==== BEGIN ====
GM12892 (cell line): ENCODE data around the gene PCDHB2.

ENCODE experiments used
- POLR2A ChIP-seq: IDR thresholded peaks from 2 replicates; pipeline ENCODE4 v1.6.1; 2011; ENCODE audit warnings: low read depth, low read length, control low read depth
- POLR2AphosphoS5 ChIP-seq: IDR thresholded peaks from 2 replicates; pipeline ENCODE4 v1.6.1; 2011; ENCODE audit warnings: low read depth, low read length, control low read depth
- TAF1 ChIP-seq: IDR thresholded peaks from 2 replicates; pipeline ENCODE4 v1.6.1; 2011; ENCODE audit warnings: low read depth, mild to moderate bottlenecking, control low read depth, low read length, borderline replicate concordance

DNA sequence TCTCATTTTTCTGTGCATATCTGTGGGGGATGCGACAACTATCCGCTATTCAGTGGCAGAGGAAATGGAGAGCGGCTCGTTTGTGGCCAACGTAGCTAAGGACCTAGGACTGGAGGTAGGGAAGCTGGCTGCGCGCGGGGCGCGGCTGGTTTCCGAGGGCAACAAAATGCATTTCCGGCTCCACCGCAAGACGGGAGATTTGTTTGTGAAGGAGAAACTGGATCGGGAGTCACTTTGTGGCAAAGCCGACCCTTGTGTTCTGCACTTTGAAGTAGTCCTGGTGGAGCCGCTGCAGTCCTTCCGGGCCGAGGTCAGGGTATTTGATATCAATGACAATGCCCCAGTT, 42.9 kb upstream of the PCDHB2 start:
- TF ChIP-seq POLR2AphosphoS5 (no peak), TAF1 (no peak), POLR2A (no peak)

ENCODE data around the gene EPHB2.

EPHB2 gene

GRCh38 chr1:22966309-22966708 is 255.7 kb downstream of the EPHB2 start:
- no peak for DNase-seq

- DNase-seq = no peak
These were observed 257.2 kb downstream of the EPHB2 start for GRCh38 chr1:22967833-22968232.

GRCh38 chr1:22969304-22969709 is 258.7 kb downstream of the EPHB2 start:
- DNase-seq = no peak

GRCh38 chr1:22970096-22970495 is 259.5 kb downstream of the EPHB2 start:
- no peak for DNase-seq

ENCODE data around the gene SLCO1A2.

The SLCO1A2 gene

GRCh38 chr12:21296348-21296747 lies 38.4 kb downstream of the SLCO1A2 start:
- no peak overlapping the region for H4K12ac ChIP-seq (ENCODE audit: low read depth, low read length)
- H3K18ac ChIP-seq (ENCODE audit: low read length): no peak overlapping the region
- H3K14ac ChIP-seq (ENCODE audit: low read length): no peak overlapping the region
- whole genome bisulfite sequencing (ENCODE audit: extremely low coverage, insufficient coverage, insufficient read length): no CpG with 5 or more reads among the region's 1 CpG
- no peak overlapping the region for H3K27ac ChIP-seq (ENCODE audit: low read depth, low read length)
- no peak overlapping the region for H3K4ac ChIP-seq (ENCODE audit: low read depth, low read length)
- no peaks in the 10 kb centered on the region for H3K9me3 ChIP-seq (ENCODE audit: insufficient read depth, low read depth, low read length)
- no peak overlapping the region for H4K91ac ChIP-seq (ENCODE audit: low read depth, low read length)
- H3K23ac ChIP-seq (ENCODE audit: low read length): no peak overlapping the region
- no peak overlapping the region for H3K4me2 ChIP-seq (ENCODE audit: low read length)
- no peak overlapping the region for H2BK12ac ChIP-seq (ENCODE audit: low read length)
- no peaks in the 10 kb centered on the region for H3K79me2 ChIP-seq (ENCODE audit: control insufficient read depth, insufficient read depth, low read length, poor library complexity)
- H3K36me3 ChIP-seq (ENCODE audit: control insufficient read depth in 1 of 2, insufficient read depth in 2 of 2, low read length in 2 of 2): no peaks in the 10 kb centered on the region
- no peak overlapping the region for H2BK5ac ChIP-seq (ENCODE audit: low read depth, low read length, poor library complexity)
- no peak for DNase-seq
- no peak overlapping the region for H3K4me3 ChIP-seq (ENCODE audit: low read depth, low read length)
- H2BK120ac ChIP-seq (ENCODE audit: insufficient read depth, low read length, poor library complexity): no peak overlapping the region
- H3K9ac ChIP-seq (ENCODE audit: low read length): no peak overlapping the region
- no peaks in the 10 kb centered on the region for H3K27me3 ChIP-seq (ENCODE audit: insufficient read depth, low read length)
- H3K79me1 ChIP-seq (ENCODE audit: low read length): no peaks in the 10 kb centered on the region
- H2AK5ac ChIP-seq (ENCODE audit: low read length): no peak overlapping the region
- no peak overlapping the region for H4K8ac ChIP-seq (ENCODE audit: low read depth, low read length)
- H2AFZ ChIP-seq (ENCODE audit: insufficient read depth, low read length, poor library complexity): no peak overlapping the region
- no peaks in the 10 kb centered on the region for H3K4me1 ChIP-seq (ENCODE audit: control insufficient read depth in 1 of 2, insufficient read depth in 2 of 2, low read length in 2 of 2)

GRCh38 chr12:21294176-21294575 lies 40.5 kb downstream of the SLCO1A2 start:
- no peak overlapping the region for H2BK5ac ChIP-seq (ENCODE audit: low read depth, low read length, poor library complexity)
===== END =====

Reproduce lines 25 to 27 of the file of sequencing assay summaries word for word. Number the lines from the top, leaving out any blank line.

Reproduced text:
- no peak overlapping the region for H3K27ac ChIP-seq (ENCODE audit: low read depth, low read length)
- no peak overlapping the region for H3K4ac ChIP-seq (ENCODE audit: low read depth, low read length)
- no peaks in the 10 kb centered on the region for H3K9me3 ChIP-seq (ENCODE audit: insufficient read depth, low read depth, low read length)